But it doesn’t take a cross country trip to meet up, though Mac and I both try to meet up with local sewists when we travel for work or otherwise. Reach out to other sewists in your area. Find your favorite Facebook sewing group and put out a call (we’ll suggest the Sew Altered Style Society, but any group will do) — who’s in my area and interested in meeting other local sewists? Set up a group date to get coffee or meet at a playground and chat while the kids play, or maybe even reserve a space for an afternoon and meet up to sew.
Plan a Sewing Retreat
And if you’ve made those first connections — made the cold call (if necessary) and met in real life, you may be thinking that a sewing retreat sounds divine.
I am lucky to have some real life friends beyond Leslie and Mac who sew. They don’t live in the Kansas City area, and we don’t see each other very often, but once a year or so we plan a sewing weekend where we all meet up, spend most of the weekend in various levels of undress, and drink copious amounts of wine and coffee while we churn out project after project. It. is. fabulous.
Since planning a weekend like that is a little different than other “girls weekends,” I thought I’d give you my:
Tips for Planning a Sewing Weekend!
#1: Don’t go someplace new and fun.
This is my first and most important tip. If you want to have a sewing weekend, go someplace where you can focus on sewing and won’t be distracted by your surroundings. The ladies I do my sewing weekend with all have roots in Iowa, so that’s where we go. Iowa is a lovely place, but it’s also someplace we don’t feel a strong urge to explore. We can happily hole up in a big Air bnb for a few days and not leave the house without feeling like we’re missing out on anything.
New York and LA have some amazing fabric shopping, but if you want to hit up those stores, plan a fabric shopping trip, not a sewing trip. The lure of the city is likely too great to let you hole up and sew in peace.
#2: Choose a location where most attendees can drive.
This is more of a practical tip, but you really need to go somewhere where most attendees can drive. As we all know, sewing requires a lot of stuff, and someone has to bring it. You can carry a sewing machine on to a plane, and pack some projects, but that doesn’t account for everything else you need for an enjoyable weekend of sewing. Things like thread snippers, bodkins, and tweezers. Extra needles, a rotary cutter and an iron. The list goes on and of course someone has to bring all that stuff. Historically we have chosen a location where only one of us has to fly, so she just brings her machine and fabric, and the rest of us bring the extras.
#3: Coordinate to pool resources.
You’re all friends on your sewing retreat (or will be after spending a weekend together in your underwear), and friends can share. There’s no need for multiple irons, tweezers or pinking shears, and space may be limited as well. So coordinate in advance on who’s going to bring what, both for sewing supplies as well as food and drink.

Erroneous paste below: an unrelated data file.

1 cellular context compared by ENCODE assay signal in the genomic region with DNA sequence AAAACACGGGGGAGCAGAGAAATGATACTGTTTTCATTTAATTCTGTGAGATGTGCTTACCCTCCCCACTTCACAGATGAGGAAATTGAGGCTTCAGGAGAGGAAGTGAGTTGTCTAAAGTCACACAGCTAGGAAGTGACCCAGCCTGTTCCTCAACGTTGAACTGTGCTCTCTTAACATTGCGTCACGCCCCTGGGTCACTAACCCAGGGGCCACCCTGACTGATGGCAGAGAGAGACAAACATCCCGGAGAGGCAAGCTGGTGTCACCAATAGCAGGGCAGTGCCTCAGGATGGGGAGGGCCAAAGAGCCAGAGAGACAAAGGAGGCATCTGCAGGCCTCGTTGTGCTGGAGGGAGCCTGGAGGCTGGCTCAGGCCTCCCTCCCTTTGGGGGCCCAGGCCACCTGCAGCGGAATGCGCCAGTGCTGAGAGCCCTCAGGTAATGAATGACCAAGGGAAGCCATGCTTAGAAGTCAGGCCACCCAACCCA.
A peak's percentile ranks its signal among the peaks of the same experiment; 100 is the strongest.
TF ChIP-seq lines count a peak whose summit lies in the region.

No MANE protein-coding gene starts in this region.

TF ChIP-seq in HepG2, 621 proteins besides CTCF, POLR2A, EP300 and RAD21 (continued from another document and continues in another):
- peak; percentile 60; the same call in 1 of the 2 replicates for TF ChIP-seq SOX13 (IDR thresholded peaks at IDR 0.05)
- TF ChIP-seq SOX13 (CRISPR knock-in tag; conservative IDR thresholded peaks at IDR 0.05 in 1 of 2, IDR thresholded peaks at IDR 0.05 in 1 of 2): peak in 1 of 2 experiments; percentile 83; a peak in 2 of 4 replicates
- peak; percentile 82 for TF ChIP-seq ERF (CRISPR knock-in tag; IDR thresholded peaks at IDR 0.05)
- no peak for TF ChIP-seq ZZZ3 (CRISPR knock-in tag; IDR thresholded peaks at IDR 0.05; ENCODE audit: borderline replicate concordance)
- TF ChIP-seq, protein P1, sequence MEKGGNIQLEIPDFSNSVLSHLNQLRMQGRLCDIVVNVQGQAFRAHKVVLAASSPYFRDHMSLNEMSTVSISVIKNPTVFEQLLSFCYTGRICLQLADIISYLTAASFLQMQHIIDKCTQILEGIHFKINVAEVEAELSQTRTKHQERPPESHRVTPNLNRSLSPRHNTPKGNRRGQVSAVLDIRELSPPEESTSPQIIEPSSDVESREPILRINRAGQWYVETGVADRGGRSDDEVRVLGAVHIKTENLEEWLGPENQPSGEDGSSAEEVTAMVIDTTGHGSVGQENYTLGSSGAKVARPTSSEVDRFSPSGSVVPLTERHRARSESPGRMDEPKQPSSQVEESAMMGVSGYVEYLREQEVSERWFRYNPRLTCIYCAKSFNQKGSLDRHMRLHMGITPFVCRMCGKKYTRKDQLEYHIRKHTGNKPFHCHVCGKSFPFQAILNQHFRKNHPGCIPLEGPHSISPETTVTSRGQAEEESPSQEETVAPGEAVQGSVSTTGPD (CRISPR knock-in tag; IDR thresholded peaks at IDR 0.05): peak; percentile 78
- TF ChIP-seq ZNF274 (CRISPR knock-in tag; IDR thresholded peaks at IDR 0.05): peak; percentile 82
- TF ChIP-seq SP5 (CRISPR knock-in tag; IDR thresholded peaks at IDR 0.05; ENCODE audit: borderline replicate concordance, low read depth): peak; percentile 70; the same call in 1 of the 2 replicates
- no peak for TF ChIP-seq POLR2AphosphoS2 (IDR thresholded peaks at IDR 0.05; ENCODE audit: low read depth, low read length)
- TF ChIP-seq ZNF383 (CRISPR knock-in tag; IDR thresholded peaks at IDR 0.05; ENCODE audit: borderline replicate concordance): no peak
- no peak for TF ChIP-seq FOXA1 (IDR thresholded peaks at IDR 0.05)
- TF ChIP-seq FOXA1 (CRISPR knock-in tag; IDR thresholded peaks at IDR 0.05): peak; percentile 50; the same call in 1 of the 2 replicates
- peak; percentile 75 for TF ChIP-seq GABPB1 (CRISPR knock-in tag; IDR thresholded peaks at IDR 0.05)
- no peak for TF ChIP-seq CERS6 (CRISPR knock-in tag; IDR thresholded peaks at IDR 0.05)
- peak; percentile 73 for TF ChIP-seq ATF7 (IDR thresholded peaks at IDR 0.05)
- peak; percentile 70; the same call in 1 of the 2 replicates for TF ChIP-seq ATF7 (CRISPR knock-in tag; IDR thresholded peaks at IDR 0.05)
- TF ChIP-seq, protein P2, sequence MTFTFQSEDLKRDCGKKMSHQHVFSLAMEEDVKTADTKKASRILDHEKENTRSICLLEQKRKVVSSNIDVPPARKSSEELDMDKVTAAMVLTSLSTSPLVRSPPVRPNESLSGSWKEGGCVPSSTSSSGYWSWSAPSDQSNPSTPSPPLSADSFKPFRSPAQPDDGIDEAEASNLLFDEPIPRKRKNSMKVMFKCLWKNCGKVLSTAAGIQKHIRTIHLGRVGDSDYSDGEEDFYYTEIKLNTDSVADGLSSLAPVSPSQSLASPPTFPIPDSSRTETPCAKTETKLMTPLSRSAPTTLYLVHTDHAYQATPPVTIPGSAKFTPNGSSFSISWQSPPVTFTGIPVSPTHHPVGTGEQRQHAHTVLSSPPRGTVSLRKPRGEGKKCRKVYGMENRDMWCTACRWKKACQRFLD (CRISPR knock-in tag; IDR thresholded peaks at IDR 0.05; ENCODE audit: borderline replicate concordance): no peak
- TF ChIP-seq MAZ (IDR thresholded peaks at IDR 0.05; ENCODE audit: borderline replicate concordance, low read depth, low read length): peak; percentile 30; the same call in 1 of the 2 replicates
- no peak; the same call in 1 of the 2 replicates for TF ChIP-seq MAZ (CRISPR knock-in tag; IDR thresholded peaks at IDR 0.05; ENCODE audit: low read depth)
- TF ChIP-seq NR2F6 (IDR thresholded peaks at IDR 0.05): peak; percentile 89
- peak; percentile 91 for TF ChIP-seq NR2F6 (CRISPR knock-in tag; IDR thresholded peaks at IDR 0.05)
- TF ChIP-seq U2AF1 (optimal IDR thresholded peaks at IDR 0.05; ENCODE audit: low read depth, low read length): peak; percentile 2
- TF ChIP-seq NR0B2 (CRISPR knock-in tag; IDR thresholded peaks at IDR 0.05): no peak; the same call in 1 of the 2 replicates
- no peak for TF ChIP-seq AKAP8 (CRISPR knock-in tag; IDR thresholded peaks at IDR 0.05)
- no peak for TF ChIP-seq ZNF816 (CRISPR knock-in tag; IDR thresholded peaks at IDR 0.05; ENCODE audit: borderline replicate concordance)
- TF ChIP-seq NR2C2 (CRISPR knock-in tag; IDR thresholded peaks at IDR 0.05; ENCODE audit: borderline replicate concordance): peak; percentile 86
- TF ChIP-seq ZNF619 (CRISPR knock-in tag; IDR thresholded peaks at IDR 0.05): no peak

#4: Cut projects before you go.
This is how I was able to be so productive on my last sewing weekend. I completed 15 projects during my three uninterrupted sewing days, and that was largely because I cut most of my projects before I left.
Not only did that reduce my luggage, but it also meant that as soon as I had my sewing machine set up, I could get right down to work. I actually got through all the projects I had cut and had to cut a couple more while I was there. So even though you cut your projects in advance, bring some extra fabric and patterns just in case 🙂
#5: Share the Love
Bring patterns you love to share and try on. Maybe your friend can trace off and try a favorite pattern. Or bring fabric or old handmade garments to trade. Something that you may be ready to discard could find a loving home somewhere else.
And of course when you do meet up with those sewing friends, snap a photo and share it with all of us! We love to see others turning virtual friendships into real life friendships and will happily share in that joy!
So here is our challenge to you. If you’ve been feeling the urge to make your online sewing connections more real, take that first step. Whether it’s a cold call to a blogger or sewist you want to meet, or posting in a Facebook group to set up a local meet up, just do it. Send the email, hit the post button, and turn those virtual acquaintances into real life friends. I’ll be the first one to tell you how great it is to add someone to your circle of friends who can use the terms selvage and armscye appropriately.
To help facilitate these wonderful relationships, Mac and I are each going to host a meet up in our respective home towns! We are tentatively aiming for Saturday, June 2, so hopefully it will be lovely and warm by then! If you are in either the DC metro area, or the Kansas City metro area, please let us know so we can be sure to get you the meet up information!
After all, what do you have to lose?